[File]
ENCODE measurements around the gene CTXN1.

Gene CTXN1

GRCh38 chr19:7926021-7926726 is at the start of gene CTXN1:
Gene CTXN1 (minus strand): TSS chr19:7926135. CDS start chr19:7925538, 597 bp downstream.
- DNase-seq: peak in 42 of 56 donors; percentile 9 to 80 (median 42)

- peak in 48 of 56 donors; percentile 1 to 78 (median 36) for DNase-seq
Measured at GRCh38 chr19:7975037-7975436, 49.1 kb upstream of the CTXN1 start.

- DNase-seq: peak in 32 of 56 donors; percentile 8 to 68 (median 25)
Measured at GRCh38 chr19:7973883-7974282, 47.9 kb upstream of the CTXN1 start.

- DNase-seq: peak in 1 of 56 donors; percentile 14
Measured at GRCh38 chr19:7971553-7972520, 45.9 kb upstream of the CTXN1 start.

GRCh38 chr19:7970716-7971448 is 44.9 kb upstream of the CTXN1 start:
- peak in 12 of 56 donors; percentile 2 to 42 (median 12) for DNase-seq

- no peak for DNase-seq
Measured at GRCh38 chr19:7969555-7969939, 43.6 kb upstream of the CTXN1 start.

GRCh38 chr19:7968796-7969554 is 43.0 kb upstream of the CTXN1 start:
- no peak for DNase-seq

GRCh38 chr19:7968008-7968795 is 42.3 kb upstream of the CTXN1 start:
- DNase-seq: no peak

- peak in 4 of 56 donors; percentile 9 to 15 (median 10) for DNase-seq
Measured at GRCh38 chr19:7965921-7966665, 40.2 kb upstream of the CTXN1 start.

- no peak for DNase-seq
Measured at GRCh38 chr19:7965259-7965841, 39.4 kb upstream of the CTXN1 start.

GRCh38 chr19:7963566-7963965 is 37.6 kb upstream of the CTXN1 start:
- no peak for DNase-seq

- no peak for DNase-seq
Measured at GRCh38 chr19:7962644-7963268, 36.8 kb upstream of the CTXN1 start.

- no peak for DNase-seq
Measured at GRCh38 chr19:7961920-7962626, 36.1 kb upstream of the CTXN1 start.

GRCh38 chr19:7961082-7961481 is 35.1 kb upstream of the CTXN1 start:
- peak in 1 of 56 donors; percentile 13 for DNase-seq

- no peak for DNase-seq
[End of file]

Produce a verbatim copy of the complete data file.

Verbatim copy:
ENCODE measurements around the gene CTXN1.

Gene CTXN1

GRCh38 chr19:7926021-7926726 is at the start of gene CTXN1:
Gene CTXN1 (minus strand): TSS chr19:7926135. CDS start chr19:7925538, 597 bp downstream.
- DNase-seq: peak in 42 of 56 donors; percentile 9 to 80 (median 42)

- peak in 48 of 56 donors; percentile 1 to 78 (median 36) for DNase-seq
Measured at GRCh38 chr19:7975037-7975436, 49.1 kb upstream of the CTXN1 start.

- DNase-seq: peak in 32 of 56 donors; percentile 8 to 68 (median 25)
Measured at GRCh38 chr19:7973883-7974282, 47.9 kb upstream of the CTXN1 start.

- DNase-seq: peak in 1 of 56 donors; percentile 14
Measured at GRCh38 chr19:7971553-7972520, 45.9 kb upstream of the CTXN1 start.

GRCh38 chr19:7970716-7971448 is 44.9 kb upstream of the CTXN1 start:
- peak in 12 of 56 donors; percentile 2 to 42 (median 12) for DNase-seq

- no peak for DNase-seq
Measured at GRCh38 chr19:7969555-7969939, 43.6 kb upstream of the CTXN1 start.

GRCh38 chr19:7968796-7969554 is 43.0 kb upstream of the CTXN1 start:
- no peak for DNase-seq

GRCh38 chr19:7968008-7968795 is 42.3 kb upstream of the CTXN1 start:
- DNase-seq: no peak

- peak in 4 of 56 donors; percentile 9 to 15 (median 10) for DNase-seq
Measured at GRCh38 chr19:7965921-7966665, 40.2 kb upstream of the CTXN1 start.

- no peak for DNase-seq
Measured at GRCh38 chr19:7965259-7965841, 39.4 kb upstream of the CTXN1 start.

GRCh38 chr19:7963566-7963965 is 37.6 kb upstream of the CTXN1 start:
- no peak for DNase-seq

- no peak for DNase-seq
Measured at GRCh38 chr19:7962644-7963268, 36.8 kb upstream of the CTXN1 start.

- no peak for DNase-seq
Measured at GRCh38 chr19:7961920-7962626, 36.1 kb upstream of the CTXN1 start.

GRCh38 chr19:7961082-7961481 is 35.1 kb upstream of the CTXN1 start:
- peak in 1 of 56 donors; percentile 13 for DNase-seq

- no peak for DNase-seq